This note concerns principles of kernel code which avoid a large class of situations where conventional kernels crash or sacrifice blameless applications. These principles allow progress of blameless applications in the same machine as abberant apps that hog resources; they avoid gridlock and protect against Denial of Service.

It has occurred to me that whenever Unix transmits data (and perhaps signals?) from one UMP (user mode program) to another it buffers the signal, whereas in Keykos it never does. The UMP in Unix is the process and in Keykos is the domain. There are several reasons for and consequences of these design decisions.

Keykos banished buffers from the kernel because they greatly complicated checkpoint design and introduced the problem of accounting for buffers without consumers. In Keykos the kernel is never in the position of guarding orphans. See Billed Buffers for Unix.

Unix has exploited byte streams at the foundations of the system, thus simplifying many tasks. The producer and consumer of the stream need not agree on where natural boundaries in the stream lie. This aids the design of programs that deal with communication networks.

Another ramification of buffering is that it seems to imply that the scheduler is involved in each transfer of data, granted that the producer can put several batches of data into the buffer without involving the scheduler. Still round trips of cause and effect involve the scheduler.

Billed Buffers for Unix: Perhaps Unix could account for orphan buffers by billing them to the consumer. I don’t think that you can solve the various accountability problems without spelling this out in the architecture and I have seen no such notes. Perhaps it is implicit in the specs. Keykos is committed to never running out of RAM. As I understand it the Unix kernel cannot say no to a buffer allocation request short of crashing.

Here are some Keykos kernel desiderata that I think are recorded somewhere:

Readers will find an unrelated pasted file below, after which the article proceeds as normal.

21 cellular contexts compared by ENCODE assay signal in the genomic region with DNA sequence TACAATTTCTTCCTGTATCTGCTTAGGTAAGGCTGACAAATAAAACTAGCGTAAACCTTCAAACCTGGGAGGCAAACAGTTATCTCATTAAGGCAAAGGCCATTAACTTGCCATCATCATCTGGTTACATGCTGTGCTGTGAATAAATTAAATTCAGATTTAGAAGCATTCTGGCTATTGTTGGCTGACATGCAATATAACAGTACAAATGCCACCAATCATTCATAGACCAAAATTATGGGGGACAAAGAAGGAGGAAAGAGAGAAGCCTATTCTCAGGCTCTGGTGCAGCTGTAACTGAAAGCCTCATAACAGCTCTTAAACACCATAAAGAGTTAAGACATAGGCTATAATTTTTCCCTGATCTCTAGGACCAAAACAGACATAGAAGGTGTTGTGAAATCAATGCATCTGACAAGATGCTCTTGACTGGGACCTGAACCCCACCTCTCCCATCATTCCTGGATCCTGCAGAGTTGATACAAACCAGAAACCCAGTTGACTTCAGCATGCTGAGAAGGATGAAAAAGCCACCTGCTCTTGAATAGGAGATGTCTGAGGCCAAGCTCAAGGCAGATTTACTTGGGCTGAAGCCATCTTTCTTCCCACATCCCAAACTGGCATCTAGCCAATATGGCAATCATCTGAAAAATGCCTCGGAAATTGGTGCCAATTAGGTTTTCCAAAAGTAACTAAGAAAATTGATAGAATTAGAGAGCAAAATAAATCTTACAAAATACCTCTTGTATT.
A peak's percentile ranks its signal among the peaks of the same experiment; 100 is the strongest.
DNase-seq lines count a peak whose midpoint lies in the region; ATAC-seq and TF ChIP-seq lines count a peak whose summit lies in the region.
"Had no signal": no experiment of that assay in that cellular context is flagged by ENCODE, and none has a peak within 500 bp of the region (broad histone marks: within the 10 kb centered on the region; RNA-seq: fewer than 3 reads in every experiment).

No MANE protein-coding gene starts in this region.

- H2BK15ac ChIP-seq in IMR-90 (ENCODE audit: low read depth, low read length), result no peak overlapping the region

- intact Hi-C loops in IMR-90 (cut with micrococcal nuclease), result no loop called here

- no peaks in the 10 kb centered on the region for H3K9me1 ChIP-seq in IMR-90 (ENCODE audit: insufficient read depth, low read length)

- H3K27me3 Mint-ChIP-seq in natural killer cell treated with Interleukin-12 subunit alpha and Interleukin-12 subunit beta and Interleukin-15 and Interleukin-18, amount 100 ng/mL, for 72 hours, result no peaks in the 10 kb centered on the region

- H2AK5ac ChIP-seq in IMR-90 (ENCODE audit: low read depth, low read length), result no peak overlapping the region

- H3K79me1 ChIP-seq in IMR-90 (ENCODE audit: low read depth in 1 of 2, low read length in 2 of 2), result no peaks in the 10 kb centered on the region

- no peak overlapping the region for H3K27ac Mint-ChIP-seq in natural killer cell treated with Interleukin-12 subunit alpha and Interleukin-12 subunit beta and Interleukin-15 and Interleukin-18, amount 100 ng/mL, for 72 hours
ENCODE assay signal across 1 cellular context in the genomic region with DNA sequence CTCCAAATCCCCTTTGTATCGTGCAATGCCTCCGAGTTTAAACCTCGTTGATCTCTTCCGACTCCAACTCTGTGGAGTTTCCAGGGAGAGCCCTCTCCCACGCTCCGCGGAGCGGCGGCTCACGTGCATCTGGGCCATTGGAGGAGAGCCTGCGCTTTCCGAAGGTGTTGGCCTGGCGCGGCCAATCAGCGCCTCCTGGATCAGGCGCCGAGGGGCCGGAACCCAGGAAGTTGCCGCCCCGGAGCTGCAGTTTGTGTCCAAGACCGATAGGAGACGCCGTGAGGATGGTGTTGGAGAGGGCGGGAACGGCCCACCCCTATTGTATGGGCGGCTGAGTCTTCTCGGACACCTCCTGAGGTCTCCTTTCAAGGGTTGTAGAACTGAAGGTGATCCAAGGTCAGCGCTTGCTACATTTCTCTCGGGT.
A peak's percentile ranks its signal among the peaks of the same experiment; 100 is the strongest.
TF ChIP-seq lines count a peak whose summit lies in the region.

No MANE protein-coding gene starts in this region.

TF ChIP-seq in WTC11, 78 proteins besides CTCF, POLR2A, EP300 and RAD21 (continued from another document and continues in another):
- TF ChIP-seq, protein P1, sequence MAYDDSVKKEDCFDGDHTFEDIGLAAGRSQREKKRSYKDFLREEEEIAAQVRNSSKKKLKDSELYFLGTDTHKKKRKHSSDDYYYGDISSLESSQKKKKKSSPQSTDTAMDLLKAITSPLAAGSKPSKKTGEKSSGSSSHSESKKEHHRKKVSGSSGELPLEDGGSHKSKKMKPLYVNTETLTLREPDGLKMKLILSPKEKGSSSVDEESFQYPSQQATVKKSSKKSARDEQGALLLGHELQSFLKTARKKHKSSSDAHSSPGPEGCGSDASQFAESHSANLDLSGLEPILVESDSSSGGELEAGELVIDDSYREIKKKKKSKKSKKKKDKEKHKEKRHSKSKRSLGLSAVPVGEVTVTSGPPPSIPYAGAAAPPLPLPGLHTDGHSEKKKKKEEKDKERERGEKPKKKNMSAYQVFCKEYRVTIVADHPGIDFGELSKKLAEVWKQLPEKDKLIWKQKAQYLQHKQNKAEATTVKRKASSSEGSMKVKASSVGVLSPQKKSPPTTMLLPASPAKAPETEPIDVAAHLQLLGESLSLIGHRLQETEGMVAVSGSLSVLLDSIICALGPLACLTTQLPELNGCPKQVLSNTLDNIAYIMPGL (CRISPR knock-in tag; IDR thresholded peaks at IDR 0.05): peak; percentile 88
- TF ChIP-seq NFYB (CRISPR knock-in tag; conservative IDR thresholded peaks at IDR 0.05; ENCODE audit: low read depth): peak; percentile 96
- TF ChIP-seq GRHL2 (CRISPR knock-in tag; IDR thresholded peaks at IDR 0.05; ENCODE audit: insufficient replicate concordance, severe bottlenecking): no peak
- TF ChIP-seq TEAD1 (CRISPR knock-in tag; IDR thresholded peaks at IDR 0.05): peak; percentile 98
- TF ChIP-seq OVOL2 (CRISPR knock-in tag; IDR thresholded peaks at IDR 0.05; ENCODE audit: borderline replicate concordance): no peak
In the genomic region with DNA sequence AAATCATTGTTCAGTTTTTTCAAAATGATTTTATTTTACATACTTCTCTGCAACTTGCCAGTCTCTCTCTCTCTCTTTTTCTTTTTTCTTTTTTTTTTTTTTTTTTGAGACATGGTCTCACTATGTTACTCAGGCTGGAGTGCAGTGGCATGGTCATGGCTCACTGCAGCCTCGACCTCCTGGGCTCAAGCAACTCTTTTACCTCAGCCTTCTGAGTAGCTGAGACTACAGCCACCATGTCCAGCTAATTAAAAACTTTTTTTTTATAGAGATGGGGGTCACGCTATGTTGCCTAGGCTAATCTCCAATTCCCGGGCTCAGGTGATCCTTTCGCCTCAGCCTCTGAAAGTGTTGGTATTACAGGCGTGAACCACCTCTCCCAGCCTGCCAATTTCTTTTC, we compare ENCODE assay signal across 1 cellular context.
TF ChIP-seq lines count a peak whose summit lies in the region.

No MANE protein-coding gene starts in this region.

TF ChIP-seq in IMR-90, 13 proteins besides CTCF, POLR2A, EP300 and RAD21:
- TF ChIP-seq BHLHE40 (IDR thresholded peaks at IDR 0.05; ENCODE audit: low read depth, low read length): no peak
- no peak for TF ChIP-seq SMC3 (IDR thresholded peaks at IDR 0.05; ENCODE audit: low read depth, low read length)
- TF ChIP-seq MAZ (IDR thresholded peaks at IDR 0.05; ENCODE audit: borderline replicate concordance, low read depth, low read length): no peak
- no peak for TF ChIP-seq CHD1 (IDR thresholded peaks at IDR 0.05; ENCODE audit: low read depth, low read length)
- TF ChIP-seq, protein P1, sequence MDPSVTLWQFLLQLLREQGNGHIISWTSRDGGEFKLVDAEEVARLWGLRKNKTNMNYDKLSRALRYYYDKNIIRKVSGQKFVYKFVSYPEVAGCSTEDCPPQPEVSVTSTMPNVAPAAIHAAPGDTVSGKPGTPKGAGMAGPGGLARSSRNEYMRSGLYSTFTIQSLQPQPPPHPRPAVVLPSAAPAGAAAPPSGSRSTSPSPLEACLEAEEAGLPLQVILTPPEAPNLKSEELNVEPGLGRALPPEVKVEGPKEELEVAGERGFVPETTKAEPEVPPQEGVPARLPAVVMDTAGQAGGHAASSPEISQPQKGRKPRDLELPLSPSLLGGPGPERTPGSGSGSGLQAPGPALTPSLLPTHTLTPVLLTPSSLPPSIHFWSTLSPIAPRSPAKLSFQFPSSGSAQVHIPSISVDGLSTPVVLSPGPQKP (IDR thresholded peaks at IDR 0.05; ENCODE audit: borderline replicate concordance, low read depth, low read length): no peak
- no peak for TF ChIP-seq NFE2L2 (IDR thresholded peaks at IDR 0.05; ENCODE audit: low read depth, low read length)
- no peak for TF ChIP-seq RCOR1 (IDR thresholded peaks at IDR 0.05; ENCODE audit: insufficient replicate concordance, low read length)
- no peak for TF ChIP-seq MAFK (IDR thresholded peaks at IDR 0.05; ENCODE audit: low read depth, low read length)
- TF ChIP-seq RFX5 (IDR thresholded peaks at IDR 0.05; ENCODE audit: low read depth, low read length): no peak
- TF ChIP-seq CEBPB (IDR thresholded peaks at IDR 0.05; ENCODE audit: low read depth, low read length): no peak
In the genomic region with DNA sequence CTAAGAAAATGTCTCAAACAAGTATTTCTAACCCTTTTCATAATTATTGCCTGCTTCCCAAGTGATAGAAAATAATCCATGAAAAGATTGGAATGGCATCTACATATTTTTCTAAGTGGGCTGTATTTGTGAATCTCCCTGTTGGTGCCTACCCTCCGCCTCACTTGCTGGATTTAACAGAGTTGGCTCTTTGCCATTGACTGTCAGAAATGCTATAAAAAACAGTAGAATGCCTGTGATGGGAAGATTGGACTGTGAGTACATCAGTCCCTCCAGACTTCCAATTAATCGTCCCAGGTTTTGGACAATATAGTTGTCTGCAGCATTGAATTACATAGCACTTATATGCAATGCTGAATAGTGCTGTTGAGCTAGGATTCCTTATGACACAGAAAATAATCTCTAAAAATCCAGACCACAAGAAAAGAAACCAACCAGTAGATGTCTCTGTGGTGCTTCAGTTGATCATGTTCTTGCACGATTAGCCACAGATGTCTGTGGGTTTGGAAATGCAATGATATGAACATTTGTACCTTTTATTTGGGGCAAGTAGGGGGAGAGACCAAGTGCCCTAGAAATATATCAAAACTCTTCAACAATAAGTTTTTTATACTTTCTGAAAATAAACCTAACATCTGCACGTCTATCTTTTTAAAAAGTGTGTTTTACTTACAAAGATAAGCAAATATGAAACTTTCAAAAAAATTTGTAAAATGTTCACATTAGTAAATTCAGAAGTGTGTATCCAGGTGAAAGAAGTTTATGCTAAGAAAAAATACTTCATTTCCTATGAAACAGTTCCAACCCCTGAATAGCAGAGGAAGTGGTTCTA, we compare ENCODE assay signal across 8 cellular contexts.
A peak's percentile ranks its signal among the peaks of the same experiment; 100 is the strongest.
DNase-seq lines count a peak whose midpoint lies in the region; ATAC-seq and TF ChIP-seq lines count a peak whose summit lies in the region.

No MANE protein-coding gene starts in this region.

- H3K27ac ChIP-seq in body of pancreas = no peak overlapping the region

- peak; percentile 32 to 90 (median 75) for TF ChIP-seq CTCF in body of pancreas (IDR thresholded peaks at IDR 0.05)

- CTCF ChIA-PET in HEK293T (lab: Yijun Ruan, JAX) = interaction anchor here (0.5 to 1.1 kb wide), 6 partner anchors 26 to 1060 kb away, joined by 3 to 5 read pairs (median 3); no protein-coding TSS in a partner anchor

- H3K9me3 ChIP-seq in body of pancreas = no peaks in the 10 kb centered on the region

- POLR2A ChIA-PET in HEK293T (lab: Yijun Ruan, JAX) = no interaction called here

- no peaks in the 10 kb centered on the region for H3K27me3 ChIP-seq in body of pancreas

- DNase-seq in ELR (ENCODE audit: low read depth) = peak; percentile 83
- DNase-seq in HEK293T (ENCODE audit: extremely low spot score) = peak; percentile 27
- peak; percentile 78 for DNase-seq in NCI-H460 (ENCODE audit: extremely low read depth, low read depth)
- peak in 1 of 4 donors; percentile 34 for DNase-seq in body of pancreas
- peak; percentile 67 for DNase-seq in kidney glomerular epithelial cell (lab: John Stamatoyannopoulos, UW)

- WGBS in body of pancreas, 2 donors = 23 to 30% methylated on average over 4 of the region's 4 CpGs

Note that the statistical fact that there is usually something that can be swapped out does not handle the scenario of a producer of an infinite stream whose consumer does not consume. Eventually the kernel must cease to run the producer. Even then the question arises of the producer resuming under an assumed name. Must the kernel refuse all requests for buffers until the original reluctant consumer has consumed?

Here is a sequence of progressively more serious challenges to the Unix kernel’s allocation principles

The point is that user code can produce an unbounded amount of data that the kernel has no way of removing from RAM. I can imagine no triage that the kernel might do that would distinguish between malevolent patterns, such as the above, from legitimate patterns. Any such method of distinguishing must be documented so that the application designer can comply.
It might not have occurred to me that this problem was solvable had I not studied how CPU hardware worked. When a process comes to a store instruction and the address is unmapped, most processors pretend that the store instruction had not been started and execute a trap instead to the kernel fault logic. Some processors instead put the invalid address and the word to be stored in two special registers and trap to the fault logic. This avoids the logical hair of nullifying the side-effects of the store or subsequent instructions that may have finished while the relatively slow memory mapping logic was discovering that the address was invalid. The 88K Keykos kernel merely includes these two words in the domain state and blocks the domain. When and if the address becomes valid for this domain the kernel can interpretively perform the store and allow to domain to resume.

Another case is management of the RAM caches. The hardware is never at a loss for a cache line to discard. Cache entries all have home positions in slow RAM to which they can always be promptly and safely sent.

Some further thoughts on this.